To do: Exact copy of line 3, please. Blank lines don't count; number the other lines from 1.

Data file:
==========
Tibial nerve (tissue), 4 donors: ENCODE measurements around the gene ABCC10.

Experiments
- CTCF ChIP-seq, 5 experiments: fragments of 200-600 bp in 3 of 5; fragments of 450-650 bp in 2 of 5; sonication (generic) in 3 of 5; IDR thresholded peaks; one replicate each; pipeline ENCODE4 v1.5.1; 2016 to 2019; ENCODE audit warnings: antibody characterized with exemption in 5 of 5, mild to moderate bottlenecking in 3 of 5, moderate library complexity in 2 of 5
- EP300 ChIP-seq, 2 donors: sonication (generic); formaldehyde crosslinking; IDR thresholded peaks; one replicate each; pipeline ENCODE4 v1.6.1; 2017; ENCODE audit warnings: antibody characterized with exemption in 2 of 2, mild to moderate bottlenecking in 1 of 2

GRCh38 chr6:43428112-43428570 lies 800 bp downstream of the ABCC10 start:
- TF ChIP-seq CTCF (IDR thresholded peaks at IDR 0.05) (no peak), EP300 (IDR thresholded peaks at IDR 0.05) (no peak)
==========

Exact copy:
- CTCF ChIP-seq, 5 experiments: fragments of 200-600 bp in 3 of 5; fragments of 450-650 bp in 2 of 5; sonication (generic) in 3 of 5; IDR thresholded peaks; one replicate each; pipeline ENCODE4 v1.5.1; 2016 to 2019; ENCODE audit warnings: antibody characterized with exemption in 5 of 5, mild to moderate bottlenecking in 3 of 5, moderate library complexity in 2 of 5